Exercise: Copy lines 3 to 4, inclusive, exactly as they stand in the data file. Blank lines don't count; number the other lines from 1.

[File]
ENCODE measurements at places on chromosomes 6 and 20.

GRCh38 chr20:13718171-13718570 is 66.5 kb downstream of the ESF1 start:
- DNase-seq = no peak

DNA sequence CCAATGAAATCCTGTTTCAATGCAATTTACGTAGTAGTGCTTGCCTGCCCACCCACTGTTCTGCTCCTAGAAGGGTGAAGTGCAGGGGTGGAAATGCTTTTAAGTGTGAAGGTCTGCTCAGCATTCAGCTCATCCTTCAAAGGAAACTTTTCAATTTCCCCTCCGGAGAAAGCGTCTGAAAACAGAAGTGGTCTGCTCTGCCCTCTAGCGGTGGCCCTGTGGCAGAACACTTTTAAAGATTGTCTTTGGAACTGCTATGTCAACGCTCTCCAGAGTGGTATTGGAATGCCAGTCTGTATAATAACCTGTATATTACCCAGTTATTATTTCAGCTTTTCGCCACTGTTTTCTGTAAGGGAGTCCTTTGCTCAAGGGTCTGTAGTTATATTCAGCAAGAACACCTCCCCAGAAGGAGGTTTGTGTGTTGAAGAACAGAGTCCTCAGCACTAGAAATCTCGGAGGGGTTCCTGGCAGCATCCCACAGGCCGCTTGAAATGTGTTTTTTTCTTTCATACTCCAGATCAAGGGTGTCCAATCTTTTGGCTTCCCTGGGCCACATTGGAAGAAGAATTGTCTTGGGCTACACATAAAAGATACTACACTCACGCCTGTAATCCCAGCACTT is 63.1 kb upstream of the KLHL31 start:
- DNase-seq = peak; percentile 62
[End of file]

- DNase-seq = no peak

DNA sequence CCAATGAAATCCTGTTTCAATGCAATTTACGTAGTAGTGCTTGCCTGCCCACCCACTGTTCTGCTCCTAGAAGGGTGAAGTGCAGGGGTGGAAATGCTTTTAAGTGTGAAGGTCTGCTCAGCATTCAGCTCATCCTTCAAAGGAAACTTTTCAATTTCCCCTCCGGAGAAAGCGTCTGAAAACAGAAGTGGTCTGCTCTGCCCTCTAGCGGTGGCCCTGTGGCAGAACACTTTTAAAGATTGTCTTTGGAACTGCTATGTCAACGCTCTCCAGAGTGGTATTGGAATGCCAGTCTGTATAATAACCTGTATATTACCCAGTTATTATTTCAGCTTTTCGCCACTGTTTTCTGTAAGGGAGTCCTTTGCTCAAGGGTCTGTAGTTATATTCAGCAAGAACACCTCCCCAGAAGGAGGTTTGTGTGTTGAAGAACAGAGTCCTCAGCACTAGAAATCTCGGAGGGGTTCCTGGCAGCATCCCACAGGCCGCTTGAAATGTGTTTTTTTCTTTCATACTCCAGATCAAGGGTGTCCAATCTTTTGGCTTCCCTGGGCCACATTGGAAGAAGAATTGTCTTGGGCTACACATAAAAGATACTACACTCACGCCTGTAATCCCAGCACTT is 63.1 kb upstream of the KLHL31 start: